Mike D'Antoni left one starter on the court through extensive, second-half garbage time in the 50-point epic loss to Dallas. Rather than give the burn to veteran Larry Hughes, D'Antoni kept Chris Duhon in the game in an obvious attempt to get the struggling point guard out of his slump. Even John Starks, who took a courtside seat along celebrity row, had a few words for Duhon while Wilson Chandler shot free throws in the first half.
Let's review the direct impact the point guard position has had on the Knicks this season:
In October, the team was 0-3. Duhon shot 26.9% from the field and 14.3% from three-point range. He averaged 7.7 points and 6.3 assists.
In November, the team was 3-11. Duhon shot 28.3% from the field and 24.1% from three. His numbers dipped to 6.9 points and 6.1 assists.
In the successful month of December, the team went 9-6. Duhon's numbers were the best of the season: 43.2% from the floor and 46.3% from beyond the arc. His scoring was up to 12.1 points and 6.9 assists.
Here in January, the team is 5-6 so far and check out Duhon's numbers: 30.8% field goals, 29.8% threes and his production is a season-low 5.3 points and 5.4 assists.
So, factually speaking, as Duhon goes, so go the Knicks.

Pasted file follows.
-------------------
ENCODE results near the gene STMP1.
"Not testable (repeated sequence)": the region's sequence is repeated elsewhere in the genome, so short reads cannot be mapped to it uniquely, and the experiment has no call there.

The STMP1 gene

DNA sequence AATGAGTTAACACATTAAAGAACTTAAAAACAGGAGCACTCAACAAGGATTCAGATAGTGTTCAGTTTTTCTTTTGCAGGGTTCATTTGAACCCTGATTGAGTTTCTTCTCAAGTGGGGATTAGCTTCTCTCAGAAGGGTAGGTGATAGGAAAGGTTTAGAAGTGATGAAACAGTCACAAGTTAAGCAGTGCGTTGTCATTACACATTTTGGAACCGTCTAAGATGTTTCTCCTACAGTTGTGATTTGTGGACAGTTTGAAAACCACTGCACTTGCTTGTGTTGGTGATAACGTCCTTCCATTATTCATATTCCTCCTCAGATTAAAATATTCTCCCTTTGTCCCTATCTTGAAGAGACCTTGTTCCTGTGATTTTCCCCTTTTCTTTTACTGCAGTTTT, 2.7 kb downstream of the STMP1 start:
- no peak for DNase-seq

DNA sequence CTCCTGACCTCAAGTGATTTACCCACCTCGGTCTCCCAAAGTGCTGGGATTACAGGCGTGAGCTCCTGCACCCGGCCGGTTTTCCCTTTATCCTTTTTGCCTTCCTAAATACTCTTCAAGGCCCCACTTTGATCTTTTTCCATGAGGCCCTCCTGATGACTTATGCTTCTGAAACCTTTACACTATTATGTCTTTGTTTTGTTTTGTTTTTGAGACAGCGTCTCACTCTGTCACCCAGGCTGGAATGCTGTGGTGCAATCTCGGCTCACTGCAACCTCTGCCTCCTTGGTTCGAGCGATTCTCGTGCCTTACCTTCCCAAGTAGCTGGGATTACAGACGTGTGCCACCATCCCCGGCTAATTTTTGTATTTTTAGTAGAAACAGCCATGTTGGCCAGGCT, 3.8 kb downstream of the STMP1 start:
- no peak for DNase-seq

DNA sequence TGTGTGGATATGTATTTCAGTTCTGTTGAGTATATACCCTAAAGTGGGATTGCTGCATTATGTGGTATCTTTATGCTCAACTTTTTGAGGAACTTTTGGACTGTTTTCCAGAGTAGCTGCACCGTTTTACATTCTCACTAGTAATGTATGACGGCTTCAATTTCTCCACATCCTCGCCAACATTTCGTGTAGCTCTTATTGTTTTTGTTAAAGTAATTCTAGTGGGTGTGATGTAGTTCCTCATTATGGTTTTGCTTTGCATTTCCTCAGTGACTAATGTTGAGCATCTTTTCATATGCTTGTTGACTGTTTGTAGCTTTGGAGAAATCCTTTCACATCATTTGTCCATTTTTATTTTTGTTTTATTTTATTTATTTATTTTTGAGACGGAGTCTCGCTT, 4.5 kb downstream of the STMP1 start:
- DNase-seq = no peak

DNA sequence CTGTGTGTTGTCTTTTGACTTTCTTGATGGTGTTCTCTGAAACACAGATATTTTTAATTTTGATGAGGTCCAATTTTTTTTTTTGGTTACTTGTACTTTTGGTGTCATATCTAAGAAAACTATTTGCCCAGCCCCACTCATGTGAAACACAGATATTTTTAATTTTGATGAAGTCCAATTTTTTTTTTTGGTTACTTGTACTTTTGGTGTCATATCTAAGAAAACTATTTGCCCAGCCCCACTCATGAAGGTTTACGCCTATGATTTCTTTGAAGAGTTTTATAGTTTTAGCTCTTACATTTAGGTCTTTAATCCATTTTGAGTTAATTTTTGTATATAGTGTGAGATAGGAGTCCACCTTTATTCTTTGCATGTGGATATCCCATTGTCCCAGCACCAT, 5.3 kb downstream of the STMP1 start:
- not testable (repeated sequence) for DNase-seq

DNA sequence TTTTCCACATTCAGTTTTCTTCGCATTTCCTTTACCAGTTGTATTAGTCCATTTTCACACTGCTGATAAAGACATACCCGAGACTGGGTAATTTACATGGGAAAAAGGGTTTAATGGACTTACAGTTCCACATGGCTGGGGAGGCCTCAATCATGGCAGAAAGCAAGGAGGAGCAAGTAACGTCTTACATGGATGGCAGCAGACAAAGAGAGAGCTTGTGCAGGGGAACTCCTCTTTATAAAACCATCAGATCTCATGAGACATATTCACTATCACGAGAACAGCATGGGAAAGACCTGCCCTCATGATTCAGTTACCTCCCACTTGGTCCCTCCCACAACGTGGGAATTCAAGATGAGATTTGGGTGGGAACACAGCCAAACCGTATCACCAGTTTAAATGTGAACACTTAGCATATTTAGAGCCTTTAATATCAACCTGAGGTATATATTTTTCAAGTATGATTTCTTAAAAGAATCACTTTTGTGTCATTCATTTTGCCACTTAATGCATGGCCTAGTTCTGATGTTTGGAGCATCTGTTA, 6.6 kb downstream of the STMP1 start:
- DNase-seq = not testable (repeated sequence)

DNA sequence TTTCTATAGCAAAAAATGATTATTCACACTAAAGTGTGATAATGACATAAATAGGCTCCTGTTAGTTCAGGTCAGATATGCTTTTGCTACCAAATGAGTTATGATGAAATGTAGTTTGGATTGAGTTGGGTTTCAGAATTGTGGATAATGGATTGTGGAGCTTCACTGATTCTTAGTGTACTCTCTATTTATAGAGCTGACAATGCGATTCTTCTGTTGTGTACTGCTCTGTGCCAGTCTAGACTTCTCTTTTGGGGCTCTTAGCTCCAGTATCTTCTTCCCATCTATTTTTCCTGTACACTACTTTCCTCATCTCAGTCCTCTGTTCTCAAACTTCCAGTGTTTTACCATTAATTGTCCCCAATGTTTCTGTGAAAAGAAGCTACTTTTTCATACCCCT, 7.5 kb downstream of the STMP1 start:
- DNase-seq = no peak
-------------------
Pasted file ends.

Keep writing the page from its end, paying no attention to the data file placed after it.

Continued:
Or perhaps it's better to say, production at the point guard position is so obviously critical to the team's success.
The Knicks tried to ride this out last season and it cost them a shot at a playoff berth, a futile drive that disintergrated after the all-star break. D'Antoni remains steadfast in his support of Duhon this season, but that's bound to change the moment someone more effective finally emerges. Rookie Toney Douglas was given yet another shot at making a case for himself on Sunday, as D'Antoni gave him the third guard role (over Hughes) vacated by injured Nate Robinson and Douglas was very ineffective.
It seems evident that Donnie Walsh will have to try to find the answer in a trade (or perhaps a vets min signing?) before the Feb. 18 deadline. One thing Walsh can take out of Sunday's brutal loss is that the Mavericks sure have plenty of depth at the point guard position. Jason Kidd didn't play (personal reasons), which put the ball in the hands of J.J. Barea, who is very quick (small, but also very tough), can run an offense and he certainly can knock down shots when he needs to.
Barea has a $1.65 million salary (pending restricted free agent) and the Knicks happen to have a $1.6M trade exception they have yet to use. Would Dallas, considering they have sharp-shooting rookie Roddy Beaubois on the bench, make that kind of move? Probably not.
But keep looking around the league. The Grizzlies are always going to be conscious of the luxury tax threshold and they have extra guards. Jamaal Tinsley (expiring $1,033,733) isn't the best finisher, but he knows how to run an offense and hit the open man. He has helped the Grizzlies this season and has done well in his comeback after the fallout in Indiana. Walsh knows Tinsley well and the Brooklyn native would love the opportunity to play for the Knicks.